A Berks County man serving up to 12 years in prison for killing a motorcyclist in Upper Hanover while driving drunk wants his freedom while he appeals his conviction and sentence.
Francis David Lynch, 42, of the first block of Mountain Scene Drive, Hereford, wants a Montgomery County judge to grant him bail so he can be free while his appeal moves forward in the state courts. Defense lawyer Frank Genovese, who filed the bail request on Lynch’s behalf in county court, indicated Lynch has appealed his conviction and sentence to the Pennsylvania Superior Court.
Genovese maintained Lynch, while he was free on bail pending trial after his April 2012 arrest, appeared for all court hearings, maintained the same address, maintained employment, completed treatment for alcohol abuse and did not incur any new arrests. Genovese claimed Lynch is a good candidate for bail.
“Certainly, there was no issue with him being a flight risk or anything of that nature so there’s no reason to think that he would be at this point,” Genovese said on Thursday.
Prosecutors will have the chance to address Lynch’s request if Judge Carolyn T. Carluccio holds a hearing on the matter. Lynch currently is in the county jail awaiting his transfer to a state prison.
On Jan. 8, Carluccio sentenced Lynch to six to 12 years in state prison in connection with the 11 p.m. April 4, 2012, two-vehicle crash in the 3000 block of Kutztown Road that claimed the life of motorcyclist Barry D. Good, of Alburtis, Lehigh County. Lynch was convicted by a jury after a four-day trial in October of charges of homicide by vehicle while driving under the influence of alcohol, homicide by vehicle, and DUI in connection with the fatal crash.
The judge also convicted Lynch of several summary charges, including reckless and careless driving.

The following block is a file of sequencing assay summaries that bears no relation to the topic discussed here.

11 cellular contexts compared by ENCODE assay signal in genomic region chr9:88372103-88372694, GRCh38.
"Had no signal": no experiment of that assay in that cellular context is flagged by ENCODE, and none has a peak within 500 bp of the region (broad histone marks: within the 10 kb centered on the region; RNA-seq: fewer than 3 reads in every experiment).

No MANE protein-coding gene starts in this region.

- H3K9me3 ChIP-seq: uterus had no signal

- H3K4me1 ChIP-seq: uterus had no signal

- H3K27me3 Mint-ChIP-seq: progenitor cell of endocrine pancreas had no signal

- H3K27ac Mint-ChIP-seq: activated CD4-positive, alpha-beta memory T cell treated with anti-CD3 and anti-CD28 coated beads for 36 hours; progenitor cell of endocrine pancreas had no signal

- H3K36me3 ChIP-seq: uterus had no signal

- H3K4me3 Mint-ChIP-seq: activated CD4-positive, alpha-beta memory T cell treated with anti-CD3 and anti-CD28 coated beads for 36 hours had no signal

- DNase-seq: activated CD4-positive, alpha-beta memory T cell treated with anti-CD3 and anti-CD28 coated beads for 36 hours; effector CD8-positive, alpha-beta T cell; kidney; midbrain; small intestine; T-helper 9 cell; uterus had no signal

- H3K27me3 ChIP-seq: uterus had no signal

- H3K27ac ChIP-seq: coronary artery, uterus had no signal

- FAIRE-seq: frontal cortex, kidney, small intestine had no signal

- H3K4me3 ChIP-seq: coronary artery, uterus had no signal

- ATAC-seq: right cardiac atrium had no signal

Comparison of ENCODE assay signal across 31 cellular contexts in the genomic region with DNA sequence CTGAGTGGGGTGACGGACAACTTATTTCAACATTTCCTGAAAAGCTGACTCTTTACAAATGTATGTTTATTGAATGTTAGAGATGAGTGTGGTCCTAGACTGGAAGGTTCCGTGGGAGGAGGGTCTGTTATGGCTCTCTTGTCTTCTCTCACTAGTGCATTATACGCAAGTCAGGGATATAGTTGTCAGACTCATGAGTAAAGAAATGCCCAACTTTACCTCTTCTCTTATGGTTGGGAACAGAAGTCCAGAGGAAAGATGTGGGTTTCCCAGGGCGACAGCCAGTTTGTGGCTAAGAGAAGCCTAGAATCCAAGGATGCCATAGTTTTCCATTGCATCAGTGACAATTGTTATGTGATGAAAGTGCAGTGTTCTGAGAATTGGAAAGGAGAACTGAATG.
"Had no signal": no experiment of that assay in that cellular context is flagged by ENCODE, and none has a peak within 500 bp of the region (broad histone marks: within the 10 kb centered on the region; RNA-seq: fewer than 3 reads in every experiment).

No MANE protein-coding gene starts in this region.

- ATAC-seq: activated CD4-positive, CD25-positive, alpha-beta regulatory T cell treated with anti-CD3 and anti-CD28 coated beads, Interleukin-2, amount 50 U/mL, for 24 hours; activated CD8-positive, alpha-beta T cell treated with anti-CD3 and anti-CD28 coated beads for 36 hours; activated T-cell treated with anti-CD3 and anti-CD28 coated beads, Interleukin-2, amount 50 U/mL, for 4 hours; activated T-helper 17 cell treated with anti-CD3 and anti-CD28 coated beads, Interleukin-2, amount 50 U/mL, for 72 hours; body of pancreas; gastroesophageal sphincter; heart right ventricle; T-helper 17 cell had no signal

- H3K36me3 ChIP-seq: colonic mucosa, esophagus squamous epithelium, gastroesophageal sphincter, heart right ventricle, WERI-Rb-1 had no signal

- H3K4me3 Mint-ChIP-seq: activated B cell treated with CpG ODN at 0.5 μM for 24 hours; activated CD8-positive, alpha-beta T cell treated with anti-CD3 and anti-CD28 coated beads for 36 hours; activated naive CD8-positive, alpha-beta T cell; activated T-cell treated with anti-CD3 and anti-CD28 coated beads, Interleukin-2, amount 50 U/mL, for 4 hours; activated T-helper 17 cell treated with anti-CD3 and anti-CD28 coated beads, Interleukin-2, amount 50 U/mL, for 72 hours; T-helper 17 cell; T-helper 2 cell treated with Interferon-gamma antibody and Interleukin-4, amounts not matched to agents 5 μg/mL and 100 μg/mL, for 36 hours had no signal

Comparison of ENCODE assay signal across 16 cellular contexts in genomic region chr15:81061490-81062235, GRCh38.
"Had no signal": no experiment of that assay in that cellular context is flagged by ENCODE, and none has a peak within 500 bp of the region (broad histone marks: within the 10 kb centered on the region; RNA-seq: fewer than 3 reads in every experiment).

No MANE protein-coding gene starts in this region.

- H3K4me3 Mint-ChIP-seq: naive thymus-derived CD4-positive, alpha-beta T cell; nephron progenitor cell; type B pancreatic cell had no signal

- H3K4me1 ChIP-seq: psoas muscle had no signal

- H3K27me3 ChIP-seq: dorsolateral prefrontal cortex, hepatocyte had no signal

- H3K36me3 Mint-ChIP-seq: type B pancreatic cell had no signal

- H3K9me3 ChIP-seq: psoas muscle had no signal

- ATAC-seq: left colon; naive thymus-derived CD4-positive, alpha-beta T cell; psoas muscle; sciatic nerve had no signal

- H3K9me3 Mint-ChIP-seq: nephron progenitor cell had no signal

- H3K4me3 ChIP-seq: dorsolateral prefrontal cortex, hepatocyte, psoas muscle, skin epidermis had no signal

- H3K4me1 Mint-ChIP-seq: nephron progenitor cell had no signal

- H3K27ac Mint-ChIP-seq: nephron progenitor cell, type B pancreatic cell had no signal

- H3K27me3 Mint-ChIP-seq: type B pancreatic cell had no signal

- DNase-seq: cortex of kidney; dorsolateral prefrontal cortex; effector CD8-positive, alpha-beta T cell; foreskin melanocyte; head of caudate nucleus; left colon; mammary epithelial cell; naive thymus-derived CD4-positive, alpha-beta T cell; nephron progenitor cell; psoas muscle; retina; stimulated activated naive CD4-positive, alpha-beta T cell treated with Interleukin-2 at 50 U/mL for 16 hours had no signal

During the trial, testimony revealed Lynch and his friends used a so-called “quarter game” to monitor the number of beers and shots he consumed in the hours before he drove drunk and killed Good, a 57-year-old father of nine who was on his way to work at Merck, working a night shift so he could be at home during the day to help care for two children who have special needs.
Under the rules of the quarter game Lynch wasn’t supposed to be served more than one shot of alcohol with his beer within an hour, according to testimony.
Bartenders at Lynch’s favorite nightspots or his friends would flip the coin and if it came up “heads” Lynch could have a shot, according to testimony. However, according to testimony, Lynch’s girlfriend, Vicky Coburn, and others would rig the game so that the coin would reveal “tails” if Lynch tried to get more than one shot within an hour.
Prosecutors relied on testimony about the quarter game to imply Coburn was concerned that Lynch was intoxicated and risked being cited for drunken driving the night of April 4.
During the trial, Assistant District Attorney Lauren McNulty alleged Lynch’s blood-alcohol content was 0.136 percent at the time of the crash, which is above the legal blood-alcohol content of 0.08 percent.
In court papers, prosecutors alleged Lynch “had at least nine drinks that day – his last drink having been approximately one half-hour before the crash.”
Testimony revealed Lynch, who worked as a foreman for a construction business, had a prior DUI conviction in 2001 and another DUI arrest, a charge that is still pending, just 26 days before the fatal crash.
McNulty, calling Lynch “a danger to society,” sought a lengthy state prison term against Lynch.
McNulty alleged Lynch, driving a 2002 Ford F-250 truck northbound on Kutztown Road, made an abrupt left turn, without signaling, into a driveway, directly in the path of Good’s southbound 2009 Kawasaki Vulcan motorcycle. At the time, Lynch, with Coburn as his passenger, was headed to a bonfire party at a friend’s home off Kutztown Road, testimony revealed.
State Police Corporal Charles N. Burckhardt Jr. alleged Lynch, while turning with no forewarning, blocked Good’s path, and Good, skid marks indicated, tried to stop to avoid the collision but was beyond the point of escape.
State police troopers at the scene spoke with Lynch and noticed the odor of alcoholic beverage on his breath and that Lynch was swaying while standing still, according to testimony. Lynch failed field sobriety tests, police alleged.
Follow Carl Hessler Jr. on Twitter @MontcoCourtNews